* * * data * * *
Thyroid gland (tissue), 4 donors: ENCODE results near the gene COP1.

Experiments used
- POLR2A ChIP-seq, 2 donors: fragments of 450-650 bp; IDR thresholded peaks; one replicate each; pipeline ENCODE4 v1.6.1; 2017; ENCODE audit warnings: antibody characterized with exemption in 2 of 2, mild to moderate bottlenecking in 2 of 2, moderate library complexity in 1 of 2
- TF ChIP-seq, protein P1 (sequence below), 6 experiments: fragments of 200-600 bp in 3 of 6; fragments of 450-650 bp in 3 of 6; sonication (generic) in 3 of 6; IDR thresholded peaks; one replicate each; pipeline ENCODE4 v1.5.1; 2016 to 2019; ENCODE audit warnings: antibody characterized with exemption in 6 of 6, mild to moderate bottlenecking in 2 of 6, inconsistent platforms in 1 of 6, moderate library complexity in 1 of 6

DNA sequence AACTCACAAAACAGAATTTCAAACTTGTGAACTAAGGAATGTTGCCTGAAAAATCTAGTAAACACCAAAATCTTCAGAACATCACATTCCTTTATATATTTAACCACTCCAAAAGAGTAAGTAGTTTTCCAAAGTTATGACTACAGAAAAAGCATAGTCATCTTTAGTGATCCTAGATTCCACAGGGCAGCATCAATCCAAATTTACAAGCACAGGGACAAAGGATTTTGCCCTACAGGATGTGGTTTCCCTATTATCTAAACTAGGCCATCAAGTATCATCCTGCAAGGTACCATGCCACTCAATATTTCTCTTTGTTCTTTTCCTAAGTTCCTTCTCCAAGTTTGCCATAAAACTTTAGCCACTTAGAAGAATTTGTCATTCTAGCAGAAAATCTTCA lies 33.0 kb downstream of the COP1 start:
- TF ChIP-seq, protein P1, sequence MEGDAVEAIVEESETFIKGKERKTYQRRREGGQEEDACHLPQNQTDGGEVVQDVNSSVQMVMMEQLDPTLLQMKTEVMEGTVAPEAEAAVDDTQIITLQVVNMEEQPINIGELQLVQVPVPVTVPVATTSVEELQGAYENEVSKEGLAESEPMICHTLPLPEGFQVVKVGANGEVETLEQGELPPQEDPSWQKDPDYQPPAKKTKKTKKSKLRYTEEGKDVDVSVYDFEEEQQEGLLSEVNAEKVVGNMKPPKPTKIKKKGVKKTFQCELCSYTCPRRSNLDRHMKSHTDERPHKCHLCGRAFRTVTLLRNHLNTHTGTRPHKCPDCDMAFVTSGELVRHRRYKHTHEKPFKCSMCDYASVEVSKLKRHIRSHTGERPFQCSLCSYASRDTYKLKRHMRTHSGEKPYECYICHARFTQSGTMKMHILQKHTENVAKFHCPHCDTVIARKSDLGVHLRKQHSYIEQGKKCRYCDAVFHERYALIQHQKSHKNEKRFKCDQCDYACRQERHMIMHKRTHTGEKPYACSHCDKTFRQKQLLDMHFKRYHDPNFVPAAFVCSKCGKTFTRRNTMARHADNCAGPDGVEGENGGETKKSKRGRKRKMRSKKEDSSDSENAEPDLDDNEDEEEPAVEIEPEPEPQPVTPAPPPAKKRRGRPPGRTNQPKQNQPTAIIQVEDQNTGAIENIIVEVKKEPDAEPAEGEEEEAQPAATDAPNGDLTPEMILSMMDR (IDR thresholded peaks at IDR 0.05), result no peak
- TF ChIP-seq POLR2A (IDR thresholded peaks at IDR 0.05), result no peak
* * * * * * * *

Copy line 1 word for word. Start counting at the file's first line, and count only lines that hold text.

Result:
Thyroid gland (tissue), 4 donors: ENCODE results near the gene COP1.